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Change Manager: The Gateway between Parametric and Direct Modeling

Several years ago, the concept of a mechanical CAD program that let you go back and forth between parametric and direct modeling environments seemed like a fantasy. In February, Autodesk announced its development team was on this quest. The Holy Grail of the coveted bidirecional workflow was to be Inventor Fusion. In Release 1, or Technology Preview 1, Fusion offered a way into direct modeling, without a way back to parametric modeling (for more, read “Autodesk Inventor Fusion, Ready for Inspection,” June 24, 2009). But the most recent release, Technology Preview 2, fixed that.

Enter Change Manager, a plug-in for Autodesk Inventor 2010. The latest download of Fusion 2 contains two installation packets: a new version of Fusion and a plug-in for Inventor. (The later requires updates made available to subscription customers, so if you’re not on maintenance contract, it might not work.)

I’ve seen a demonstration of Fusion 2 and Change Manager, seemingly showing how you might make a series of direct edits on a parametric part in Fusion and convert them into parametric edits upon import (that is, when you open the part again in regular Inventor), but I wanted to put this workflow to test on my own.

This week, I did just that. You can see the result in the video clips below:

Change Manager is, indeed, capable of translating direct edits into parametric features. But there are some limitations. Whereas it can easily recognize and convert direct edits that have correlating parametric counterparts (for example, dragging a face forward in direct editing is the same as adding extrusion distance in parametric editing), it has some trouble digesting direct edits involving rounded corners and blended edges.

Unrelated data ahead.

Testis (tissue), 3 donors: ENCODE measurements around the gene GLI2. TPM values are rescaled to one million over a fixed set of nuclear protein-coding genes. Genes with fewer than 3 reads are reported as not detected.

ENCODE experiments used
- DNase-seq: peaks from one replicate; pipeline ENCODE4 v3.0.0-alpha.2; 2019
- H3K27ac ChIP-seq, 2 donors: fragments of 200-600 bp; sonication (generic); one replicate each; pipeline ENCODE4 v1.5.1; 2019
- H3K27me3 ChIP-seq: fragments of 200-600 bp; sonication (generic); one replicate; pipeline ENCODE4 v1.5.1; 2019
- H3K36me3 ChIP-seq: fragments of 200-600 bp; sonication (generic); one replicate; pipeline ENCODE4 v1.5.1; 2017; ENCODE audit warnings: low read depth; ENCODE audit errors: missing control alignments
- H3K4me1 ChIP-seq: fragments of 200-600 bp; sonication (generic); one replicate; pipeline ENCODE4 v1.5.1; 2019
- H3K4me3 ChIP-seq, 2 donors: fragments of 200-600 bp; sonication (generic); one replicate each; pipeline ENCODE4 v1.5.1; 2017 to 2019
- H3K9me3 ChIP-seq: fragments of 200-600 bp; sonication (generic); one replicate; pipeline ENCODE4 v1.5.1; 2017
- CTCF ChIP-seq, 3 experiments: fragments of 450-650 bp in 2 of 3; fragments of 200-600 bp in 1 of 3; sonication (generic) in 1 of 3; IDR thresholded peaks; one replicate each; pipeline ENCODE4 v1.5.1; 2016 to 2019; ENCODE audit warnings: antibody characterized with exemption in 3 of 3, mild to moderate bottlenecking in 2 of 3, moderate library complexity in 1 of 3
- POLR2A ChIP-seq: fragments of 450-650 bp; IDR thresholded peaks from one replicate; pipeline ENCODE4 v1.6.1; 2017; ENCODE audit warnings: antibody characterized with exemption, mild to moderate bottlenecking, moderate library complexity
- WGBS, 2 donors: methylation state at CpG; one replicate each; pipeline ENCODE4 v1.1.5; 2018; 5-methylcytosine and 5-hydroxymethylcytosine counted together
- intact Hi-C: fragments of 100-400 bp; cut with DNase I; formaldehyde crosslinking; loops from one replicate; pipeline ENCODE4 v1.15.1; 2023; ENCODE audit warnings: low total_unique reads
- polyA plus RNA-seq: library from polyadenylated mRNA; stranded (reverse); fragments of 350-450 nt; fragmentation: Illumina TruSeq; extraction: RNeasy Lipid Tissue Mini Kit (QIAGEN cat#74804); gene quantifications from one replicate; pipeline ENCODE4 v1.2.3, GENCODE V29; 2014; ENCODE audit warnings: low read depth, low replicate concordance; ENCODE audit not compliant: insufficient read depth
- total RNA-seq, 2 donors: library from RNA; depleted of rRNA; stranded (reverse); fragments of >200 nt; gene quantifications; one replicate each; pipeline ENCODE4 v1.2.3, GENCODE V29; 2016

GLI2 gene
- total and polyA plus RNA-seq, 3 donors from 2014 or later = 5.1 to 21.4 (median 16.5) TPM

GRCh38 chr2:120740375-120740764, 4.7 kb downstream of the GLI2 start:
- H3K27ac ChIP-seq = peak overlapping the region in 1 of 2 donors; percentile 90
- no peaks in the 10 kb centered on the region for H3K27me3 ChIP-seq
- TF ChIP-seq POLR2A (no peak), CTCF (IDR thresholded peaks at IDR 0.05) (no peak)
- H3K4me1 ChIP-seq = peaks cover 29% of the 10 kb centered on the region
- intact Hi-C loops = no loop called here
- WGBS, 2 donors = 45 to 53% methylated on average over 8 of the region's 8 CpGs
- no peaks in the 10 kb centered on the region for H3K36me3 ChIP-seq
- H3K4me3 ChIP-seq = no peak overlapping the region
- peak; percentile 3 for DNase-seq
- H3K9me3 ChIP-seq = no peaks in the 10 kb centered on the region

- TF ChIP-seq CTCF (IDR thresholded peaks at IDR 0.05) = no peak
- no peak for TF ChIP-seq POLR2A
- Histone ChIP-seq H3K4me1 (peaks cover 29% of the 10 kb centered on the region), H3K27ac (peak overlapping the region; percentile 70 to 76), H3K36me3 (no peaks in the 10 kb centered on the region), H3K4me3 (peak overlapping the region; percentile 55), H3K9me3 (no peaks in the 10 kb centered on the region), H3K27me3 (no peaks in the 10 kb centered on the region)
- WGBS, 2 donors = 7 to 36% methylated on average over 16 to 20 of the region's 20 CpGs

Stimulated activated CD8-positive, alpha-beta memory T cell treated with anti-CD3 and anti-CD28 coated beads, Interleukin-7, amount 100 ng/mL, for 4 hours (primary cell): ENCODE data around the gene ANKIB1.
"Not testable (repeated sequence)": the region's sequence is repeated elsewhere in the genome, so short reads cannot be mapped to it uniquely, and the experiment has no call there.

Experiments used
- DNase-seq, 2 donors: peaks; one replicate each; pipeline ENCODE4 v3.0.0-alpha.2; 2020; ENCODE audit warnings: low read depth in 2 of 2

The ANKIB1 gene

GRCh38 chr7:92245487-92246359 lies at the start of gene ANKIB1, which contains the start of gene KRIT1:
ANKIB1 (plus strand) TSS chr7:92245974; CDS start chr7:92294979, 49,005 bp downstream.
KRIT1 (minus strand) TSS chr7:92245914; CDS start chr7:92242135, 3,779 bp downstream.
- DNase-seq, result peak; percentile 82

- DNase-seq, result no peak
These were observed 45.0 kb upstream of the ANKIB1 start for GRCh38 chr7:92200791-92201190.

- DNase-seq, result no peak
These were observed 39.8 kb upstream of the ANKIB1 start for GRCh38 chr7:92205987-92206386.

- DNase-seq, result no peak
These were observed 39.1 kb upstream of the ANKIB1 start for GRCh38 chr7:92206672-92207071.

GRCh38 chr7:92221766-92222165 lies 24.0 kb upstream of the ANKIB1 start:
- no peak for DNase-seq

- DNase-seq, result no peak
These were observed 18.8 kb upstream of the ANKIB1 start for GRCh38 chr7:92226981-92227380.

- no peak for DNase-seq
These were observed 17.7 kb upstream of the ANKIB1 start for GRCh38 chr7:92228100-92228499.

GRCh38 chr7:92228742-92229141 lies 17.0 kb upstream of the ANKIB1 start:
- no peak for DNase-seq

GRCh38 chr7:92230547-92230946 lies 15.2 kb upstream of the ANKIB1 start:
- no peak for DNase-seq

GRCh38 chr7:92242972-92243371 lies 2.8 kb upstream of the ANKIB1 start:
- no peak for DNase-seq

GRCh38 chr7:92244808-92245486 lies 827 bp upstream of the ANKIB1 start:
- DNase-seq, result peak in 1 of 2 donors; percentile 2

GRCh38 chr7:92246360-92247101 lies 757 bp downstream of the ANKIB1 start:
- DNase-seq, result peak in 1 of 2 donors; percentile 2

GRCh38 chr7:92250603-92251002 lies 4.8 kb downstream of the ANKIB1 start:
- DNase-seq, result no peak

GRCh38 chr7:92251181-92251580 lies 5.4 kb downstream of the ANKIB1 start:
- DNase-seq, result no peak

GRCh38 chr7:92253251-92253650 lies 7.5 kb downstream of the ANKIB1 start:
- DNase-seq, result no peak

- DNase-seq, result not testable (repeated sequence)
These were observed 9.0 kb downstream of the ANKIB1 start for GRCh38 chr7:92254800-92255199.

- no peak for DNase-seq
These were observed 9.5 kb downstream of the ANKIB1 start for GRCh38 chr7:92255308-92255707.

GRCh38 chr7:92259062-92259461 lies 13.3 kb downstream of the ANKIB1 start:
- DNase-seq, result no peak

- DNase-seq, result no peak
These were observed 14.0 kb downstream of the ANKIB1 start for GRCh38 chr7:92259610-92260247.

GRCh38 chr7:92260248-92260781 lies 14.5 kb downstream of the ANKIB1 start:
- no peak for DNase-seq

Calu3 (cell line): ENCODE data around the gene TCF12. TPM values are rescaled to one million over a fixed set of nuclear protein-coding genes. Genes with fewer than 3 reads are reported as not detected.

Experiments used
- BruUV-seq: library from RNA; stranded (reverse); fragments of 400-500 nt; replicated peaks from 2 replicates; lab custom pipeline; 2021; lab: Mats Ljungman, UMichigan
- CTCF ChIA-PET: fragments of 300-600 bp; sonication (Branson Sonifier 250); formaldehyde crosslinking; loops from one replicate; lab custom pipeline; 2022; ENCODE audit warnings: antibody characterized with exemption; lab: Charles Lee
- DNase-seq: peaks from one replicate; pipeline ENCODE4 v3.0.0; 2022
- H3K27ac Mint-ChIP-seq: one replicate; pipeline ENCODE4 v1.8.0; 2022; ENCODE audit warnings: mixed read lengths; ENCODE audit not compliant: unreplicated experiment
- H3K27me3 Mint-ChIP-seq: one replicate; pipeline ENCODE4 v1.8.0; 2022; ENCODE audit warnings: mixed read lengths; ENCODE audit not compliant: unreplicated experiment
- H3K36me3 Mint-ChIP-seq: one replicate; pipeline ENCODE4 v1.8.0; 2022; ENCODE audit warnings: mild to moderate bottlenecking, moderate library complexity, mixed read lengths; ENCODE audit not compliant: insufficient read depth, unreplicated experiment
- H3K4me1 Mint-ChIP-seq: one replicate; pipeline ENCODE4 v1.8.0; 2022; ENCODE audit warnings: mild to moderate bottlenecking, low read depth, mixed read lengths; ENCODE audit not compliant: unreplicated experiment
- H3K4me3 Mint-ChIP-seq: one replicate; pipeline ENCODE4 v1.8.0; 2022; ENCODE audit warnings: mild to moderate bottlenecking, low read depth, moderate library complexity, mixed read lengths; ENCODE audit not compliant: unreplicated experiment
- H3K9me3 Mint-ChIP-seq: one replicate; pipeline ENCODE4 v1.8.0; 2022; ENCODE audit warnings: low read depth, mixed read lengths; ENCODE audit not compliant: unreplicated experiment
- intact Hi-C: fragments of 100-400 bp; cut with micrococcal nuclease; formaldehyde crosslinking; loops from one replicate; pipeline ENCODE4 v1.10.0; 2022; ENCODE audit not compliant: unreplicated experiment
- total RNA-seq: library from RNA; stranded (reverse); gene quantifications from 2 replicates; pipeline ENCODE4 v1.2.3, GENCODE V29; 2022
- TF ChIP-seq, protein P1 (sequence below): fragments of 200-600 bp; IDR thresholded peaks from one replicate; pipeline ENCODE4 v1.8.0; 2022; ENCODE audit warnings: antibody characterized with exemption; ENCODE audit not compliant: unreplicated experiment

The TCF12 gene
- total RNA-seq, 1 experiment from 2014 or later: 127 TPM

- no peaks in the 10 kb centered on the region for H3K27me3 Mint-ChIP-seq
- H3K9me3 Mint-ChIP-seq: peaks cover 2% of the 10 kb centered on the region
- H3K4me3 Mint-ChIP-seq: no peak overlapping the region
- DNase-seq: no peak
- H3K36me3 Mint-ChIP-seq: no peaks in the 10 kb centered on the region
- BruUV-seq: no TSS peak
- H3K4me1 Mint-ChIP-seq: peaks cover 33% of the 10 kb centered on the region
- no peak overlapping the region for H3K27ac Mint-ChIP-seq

Overtime, Fusion’s direct-to-parametric translation algorithm is bound to improve, but I think it also illustrates the inherent differences in the two modeling methods. There are some direct edits that just don’t have parametric equivalents. In a direct editing program, you might, for instance, rotate an extruded feature built with a complex profile into an odd angle, but it’s highly unlikely such an edit can be translated into a series of parametric steps. I’m not suggesting that it’s the shortcoming of parametric modelers, merely acknowledging that parametric programs aren’t designed to accommodate such edits.

Eventually, Autodesk plans to incorporate the functions found in Fusion into standard issue Inventor, so parametric editing, direct editing, and Change Manager may all reside in the same environment.

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About Kenneth

Kenneth Wong has been a regular contributor to the CAD industry press since 2000, first an an editor, later as a columnist and freelance writer for various publications. During his nine-year tenure, he has closely followed the migration from 2D to 3D, the growth of PLM (product lifecycle management), and the impact of globalization on manufacturing. His writings have appeared in Cadalyst, Computer Graphics World, and Manufacturing Business Technology, among others.


  1. Hello Kenneth

    Has i comment in our previous article, i don’t believe we are in front of a pure fusion between linear and non linear modeling.

    I stil think the fusion stand more for autodesk merging all their technologies than making the fusion between two modeling world.

    I know this fusion technology is young and it is not yet ready to be roll in production but…. Inventor use IPT and Fusion DWG. What happen to the DWG file of fusion once open in Inventor?

    Also what we need to mention at this point, Change manager seem to compare/evaluate two file body. Look at the top of the feature list in inventor and fusion you will see a body entry. For me this is the raw information of the kernel use by change manager to compare linear and non linear modeling


    So even if everything is in the same environement, from the CAD point of view, if we compare/evaluate/recongnize then translate do we still talk about fusion?